That Joe Namath is about to make the scene with a bunch of dolls may not sound like news, but it is, for the reason that the dolls are literally dolls. Word is out that a 12-inch "action figure" of Broadway Joe is due to hit the toy market shortly. Created by the Mego Corporation, Joe will come equipped with a Jet uniform and a tiny football which he can actually pass. Available separately will be a dozen zippy outfits appropriate to the throwing of other sorts of passes—for instance the fur coat and the mod jacket with velvet pants and ruffled shirt shown below. Ken had better look to his Barbie doll, because the fact is that such innocents as Baby Dollikins and Cuddly Miss Peep are simply going to be too young for a Joe Namath Action Figure. The toy industry might be wise to start work on a Dear Abby doll.
Admirers of the austere Samuel Beckett may be stunned to learn that he has a keen interest in sports—in cricket especially—but a London paper assures its readers that it is so and reports that as a young man he played on the first 11 for Trinity College, Dublin. Some years ago Beckett was put up for membership in the famed Marylebone Cricket Club. He declined, owing to ill health, but according to a club spokesman he remains "quite enthusiastic."
Senator Stephen M. Young of Ohio, who, at 80, still plays tennis, has discovered the perfect diet drink. No cyclamates, no saccharin—no nothing, in fact, over ice. With a plain glass of ice cubes, Young points out, imbibers not only avoid the calories in booze, they can actually lose weight as they burn up calories—perhaps as many as 10 calories a glass—crunching all that ice with their teeth. O.K., as long as they don't crunch all those teeth with that ice.
Lester Pearson is a former prime minister of Canada, a former president of the U.N. General Assembly, a former Nobel Peace Prize winner—and a former semipro ballplayer who, in 1919, pulled down 50 bucks a week playing third base. Now the honorary president of the Montreal Expos, Pearson went to West Palm Beach, Fla. recently to check out his team in spring training and was introduced by the Expos' other president, John McHale, as "a rookie who's reporting a little late." Pearson agreed. "I would have preferred to get here about 50 years ago," he said. "I was in better shape then."
Muhammad Ali, sporting a Tone-O-Matic weighted belt for a forthcoming TV commercial, looked a bit paunchier but still drew crowds on the Manhattan street corner where the commercial was being taped. "Hey, Cassius baby, what you doing?" yelled a passing truck driver. "Trying to find Joe Frazier; I got something for Frazier," Ali replied. But, in the meantime, he was throwing his weight behind Tone-O-Matic and Brut men's cologne. An ode to Brut—"If you want something that's the very latest/Then you've got to try Brut, 'cause it's the greatest"—was a cinch for Ali. After the first take he boasted, "I write as good as these fellas and they're making the money." After the 23rd take he hedged a bit: "I'll stick to boxing. The fight would be over by now and I'd be home watching the reruns."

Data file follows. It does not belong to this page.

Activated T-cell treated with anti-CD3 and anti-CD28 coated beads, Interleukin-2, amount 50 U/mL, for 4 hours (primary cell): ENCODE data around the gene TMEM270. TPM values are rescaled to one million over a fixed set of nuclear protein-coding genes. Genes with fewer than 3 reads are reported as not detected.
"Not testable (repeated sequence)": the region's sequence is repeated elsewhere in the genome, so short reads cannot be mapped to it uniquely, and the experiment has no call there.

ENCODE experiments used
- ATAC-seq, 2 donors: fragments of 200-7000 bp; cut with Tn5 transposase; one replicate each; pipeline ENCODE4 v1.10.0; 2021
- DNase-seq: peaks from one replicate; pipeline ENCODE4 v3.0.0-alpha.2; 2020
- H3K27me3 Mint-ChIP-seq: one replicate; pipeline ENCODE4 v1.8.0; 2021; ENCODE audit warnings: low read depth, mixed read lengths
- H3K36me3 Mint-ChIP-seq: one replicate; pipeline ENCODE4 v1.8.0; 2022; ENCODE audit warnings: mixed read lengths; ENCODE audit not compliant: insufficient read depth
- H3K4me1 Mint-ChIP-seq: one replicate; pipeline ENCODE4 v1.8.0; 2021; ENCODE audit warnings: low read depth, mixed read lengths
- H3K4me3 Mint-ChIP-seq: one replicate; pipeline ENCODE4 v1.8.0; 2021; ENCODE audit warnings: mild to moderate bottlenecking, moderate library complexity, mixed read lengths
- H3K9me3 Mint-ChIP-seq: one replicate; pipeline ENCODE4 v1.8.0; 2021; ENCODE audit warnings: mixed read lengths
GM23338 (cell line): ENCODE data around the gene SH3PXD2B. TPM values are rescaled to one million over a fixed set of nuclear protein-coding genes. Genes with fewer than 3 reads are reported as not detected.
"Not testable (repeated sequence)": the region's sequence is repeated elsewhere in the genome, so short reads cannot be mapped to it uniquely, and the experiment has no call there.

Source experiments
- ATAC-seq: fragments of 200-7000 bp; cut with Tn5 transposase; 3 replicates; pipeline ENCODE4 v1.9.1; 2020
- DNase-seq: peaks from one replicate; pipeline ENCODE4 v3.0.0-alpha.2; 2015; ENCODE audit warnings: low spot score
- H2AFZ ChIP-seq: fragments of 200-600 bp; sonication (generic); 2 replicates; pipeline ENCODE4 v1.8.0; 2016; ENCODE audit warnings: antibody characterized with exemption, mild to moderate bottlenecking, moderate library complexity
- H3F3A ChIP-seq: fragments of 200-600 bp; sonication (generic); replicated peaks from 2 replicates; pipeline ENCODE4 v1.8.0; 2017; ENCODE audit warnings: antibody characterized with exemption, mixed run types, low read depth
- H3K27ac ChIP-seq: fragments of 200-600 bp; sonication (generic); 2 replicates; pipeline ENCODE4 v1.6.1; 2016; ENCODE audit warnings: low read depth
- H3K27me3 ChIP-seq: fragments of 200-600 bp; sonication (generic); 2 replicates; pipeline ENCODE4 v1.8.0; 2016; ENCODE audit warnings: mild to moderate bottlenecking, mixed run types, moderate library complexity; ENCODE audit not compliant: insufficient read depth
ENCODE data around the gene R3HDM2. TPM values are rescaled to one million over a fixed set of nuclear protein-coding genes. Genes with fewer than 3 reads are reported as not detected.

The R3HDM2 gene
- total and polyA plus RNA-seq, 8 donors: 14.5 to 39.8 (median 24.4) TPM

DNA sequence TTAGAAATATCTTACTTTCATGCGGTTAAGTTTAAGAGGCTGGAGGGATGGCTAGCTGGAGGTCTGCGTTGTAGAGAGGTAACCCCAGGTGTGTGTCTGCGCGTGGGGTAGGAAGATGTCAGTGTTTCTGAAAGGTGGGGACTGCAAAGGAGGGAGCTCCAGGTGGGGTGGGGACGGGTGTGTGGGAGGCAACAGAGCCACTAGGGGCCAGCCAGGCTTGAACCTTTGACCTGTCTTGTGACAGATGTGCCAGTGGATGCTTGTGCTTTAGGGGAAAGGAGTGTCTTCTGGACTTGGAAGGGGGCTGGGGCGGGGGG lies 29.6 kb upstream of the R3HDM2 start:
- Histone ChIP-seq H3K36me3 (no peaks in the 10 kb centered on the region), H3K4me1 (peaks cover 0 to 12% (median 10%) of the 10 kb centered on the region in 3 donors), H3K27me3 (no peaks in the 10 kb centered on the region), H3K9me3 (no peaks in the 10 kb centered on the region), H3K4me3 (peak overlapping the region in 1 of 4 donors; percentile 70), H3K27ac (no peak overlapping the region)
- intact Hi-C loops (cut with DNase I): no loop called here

It is reported that Jackie Gleason wandered into the weekly meeting of the Norfolk, Va. Sports Club at the Monticello Hotel recently and, baffled, asked, "Where the hell am I?" When informed, he revealed, "I used to be an athlete myself. A shotputter. I could put away more shots than anybody."
Adolph Rupp, whose tobacco holding in Kentucky are considerable, has just been named state chairman of the American Cancer Society's fund-raising drive.
The Chiefs' Buck Buchanan did a 10-second bit in the film M*A*S*H, but not only were his lines cut ("They were kind of dirty"), he missed the Kansas City press screening of the picture because his wife was going out and he had to baby-sit. He got a second chance to make it big in show biz, though—he was asked to stand in for a star at the annual convention of the United Motion Picture Association. Buchanan, 6'7", 287 pounds, attended the luncheon and graciously accepted Candice Bergen's award as Best New Female Star.
Monty Milhous, 19-year-old second cousin of President Nixon, has made his rodeo debut in Fresno, Calif. "It's going to be my life," he says. "I'll probably be rodeoing until I can't walk any longer—I just like the excitement of riding a bull."
As a young man Erskine Caldwell, author of Tobacco Road and God's Little Acre, was a stringer for the Macon, Ga. Telegraph, which paid him $2 a column to cover the town of Wrens. Wrens had at that time a population of about 1,000, and "nothing ever happened," Caldwell says, "except they had baseball games which frequently ended up in a fight. So to have something to send in I went to all the games, and if a fight didn't materialize I wasn't reluctant about getting one started."